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Buff Upgrades Continue.

The venerable B-52H Stratofortress will receive further upgrades in order to keep the aircraft viable until the end of its service life, or about 40 more years, as outlined in the US Air Force (USAF) Bomber Roadmap. While a program to upgrade the aircraft's multi-mission computer is already underway (see "B-52H Computer Upgrade to Enhance Potential Role as Standoff Jammer," JED, June 2000, p. 24), the latest upgrades to be announced will focus on the aircraft's electronic-support-measures (ESM) subsystems, radar warning receiver (RWR) and self-protection jammer.

Lockheed Martin Systems Integration (Owego, NY) was recently selected by the Boeing Co. (Wichita, KS) -- the aircraft's manufacturer -- to provide new ESM subsystems for the B-52H, or Buff, as it is commonly called. This upgrade will replace the AN/ALR20A RWR currently fitted aboard the bomber. Under the B-52H Situational Awareness Defensive Improvement (SADI) program, Lockheed Martin was awarded an initial engineering-and-manufacturing-development (EMD) contract valued at $10 million to design and deliver four prototype ESM subsystem upgrades over the next three years. The upgrades will provide the Buff with advanced threat detection and location, precision targeting and jammer cueing. The total value of the ESM-upgrade program could rise to $50 million over the next eight years.

In winning the EMD award, Lockheed Martin beat out the team of Sensytech, Inc. (Newington, VA), and the Georgia Institute of Technology (Atlanta, GA). Last year, both had received contracts for the program-definition and risk-reduction phase of the program (see "Contractors Selected for B-52 SADI Program, JED, November 1999, p. 31), following a competition that also included Northrop Grumman Corp. (Los Angeles, CA), Litton Industries (Woodland Hills, CA), Condor Systems (San Jose, CA) and ITT Avionics (Clifton, NJ).

The Buff's self-protection jammer, meanwhile, will also receive an upgrade. The USAF recently contracted Nothrop Grumman's Electronic Sensors and Systems Sector (Rolling Meadows, IL) to upgrade the B-52H's AN/ALQ-155, which one source called "a fairly unsophisticated jammer," noting that it employs only one jamming technique: continuous-wave noise jamming. Northrop Grumman's upgrade will add modern jamming techniques to the system and integrate the ALQ-155 with the Buff's sensors, presumably including the upgraded ESM systems to be provided under the SADI program.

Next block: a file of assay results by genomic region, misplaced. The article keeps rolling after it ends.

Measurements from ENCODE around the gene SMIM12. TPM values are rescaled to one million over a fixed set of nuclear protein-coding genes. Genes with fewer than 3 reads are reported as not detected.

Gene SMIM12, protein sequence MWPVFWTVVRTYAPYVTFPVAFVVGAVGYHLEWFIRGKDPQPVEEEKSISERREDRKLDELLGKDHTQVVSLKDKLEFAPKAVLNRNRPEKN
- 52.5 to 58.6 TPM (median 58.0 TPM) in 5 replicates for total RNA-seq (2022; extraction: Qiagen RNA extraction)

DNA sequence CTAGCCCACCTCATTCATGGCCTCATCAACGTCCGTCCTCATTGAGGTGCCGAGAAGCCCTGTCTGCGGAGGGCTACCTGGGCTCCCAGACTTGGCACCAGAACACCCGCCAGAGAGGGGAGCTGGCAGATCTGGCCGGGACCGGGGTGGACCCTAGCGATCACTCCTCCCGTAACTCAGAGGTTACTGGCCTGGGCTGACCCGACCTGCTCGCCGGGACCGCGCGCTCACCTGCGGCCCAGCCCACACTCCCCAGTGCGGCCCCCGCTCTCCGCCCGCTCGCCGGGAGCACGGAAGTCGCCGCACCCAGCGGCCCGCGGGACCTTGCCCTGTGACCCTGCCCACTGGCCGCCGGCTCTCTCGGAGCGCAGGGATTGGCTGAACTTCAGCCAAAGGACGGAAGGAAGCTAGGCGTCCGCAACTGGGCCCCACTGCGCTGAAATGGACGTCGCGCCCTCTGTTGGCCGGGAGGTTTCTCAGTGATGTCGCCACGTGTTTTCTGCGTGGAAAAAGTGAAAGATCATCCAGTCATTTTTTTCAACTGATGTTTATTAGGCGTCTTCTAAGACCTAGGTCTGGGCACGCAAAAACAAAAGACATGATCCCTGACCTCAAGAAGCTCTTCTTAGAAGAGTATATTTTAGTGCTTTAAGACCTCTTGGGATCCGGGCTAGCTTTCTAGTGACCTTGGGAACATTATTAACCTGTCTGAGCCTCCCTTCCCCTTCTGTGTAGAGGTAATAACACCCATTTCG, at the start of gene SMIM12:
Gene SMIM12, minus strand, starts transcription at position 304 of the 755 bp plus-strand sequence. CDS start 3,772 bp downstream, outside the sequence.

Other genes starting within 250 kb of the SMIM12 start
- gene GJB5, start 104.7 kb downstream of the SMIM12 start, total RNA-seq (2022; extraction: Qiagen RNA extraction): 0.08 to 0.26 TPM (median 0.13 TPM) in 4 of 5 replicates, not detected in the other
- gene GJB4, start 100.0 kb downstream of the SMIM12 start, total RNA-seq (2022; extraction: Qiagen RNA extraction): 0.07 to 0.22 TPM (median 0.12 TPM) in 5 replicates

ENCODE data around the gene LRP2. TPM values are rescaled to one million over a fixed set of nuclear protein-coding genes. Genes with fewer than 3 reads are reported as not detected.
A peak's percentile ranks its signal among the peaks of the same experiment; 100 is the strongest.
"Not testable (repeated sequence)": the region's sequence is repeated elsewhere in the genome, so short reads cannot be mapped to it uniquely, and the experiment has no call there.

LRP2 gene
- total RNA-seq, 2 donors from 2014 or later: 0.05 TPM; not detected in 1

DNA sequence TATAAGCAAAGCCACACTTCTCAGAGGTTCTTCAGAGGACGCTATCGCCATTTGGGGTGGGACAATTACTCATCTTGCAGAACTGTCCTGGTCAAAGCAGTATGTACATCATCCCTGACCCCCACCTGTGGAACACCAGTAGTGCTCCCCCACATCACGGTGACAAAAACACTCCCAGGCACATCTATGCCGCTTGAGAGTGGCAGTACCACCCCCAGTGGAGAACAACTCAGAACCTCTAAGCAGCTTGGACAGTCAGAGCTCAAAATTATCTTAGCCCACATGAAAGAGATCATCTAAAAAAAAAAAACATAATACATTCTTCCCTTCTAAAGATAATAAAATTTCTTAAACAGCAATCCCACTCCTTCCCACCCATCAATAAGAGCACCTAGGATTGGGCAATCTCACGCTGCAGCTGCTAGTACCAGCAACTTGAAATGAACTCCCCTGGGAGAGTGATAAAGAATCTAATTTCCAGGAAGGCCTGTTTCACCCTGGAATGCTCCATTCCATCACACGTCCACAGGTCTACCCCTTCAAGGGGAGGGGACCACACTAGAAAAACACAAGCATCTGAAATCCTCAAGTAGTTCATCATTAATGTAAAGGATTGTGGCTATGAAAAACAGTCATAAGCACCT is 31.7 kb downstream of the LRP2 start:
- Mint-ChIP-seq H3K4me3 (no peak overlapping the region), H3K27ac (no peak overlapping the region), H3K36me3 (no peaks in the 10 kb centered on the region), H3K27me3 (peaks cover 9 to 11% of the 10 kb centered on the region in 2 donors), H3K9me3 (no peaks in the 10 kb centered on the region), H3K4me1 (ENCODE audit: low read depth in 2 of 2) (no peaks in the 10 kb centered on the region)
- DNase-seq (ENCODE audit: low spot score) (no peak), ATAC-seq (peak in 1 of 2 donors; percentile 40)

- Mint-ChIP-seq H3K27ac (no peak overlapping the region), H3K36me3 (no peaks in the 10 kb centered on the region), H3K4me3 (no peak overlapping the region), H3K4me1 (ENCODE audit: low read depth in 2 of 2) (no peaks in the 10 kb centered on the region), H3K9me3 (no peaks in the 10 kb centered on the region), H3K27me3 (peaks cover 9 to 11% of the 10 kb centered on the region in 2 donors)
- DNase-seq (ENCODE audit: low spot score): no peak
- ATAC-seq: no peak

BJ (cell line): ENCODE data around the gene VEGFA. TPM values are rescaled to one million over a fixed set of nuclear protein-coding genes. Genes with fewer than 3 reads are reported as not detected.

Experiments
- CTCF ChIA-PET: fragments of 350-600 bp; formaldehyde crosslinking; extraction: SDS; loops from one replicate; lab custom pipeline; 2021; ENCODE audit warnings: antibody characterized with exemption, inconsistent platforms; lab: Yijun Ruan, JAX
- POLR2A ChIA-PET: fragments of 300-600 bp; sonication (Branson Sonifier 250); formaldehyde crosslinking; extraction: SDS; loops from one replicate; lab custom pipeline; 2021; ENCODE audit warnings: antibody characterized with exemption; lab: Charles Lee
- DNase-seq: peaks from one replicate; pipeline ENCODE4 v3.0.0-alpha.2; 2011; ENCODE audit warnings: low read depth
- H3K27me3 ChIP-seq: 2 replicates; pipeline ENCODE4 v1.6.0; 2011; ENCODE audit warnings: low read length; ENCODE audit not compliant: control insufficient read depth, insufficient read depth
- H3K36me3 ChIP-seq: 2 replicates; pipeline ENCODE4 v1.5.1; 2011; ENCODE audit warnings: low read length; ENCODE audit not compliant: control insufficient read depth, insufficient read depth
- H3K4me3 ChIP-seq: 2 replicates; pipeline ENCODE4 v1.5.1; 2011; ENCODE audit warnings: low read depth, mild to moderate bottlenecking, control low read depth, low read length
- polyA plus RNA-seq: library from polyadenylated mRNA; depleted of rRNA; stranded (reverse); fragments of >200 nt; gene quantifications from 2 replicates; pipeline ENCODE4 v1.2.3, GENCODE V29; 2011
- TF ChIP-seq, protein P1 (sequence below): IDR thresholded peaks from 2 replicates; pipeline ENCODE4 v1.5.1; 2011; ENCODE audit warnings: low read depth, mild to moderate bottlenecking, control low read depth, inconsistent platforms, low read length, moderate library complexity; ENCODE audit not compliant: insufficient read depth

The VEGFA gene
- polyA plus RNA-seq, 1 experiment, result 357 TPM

The value of the initial contract for the jammer upgrade stands at $2.1 million, but a source at Nothrop Grumman told JED that the program could be worth as much as $180 million, should the USAF decide to move ahead with a full-rate production of 76 systems plus spares.

This series of upgrades underway for the B-52H could also have the added benefit of making it a more attractive option as the follow-on suppression-of-enemy-air-defenses (SEAD) aircraft sought by the Defense Department to replace the EA-6B Prowler. A variant of the B-52, dubbed the EB-52, is one of the alternatives being evaluated for such a role (see "SEAD: Operation Allied Force and Beyond," JED, January 2000, p. 51; and "Analysis of Potential Prowler Successors Officailly Underway," JED, March 2000, p. 23).

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Author:Rivers, B.
Publication:Journal of Electronic Defense
Date:Oct 1, 2000
Words:492
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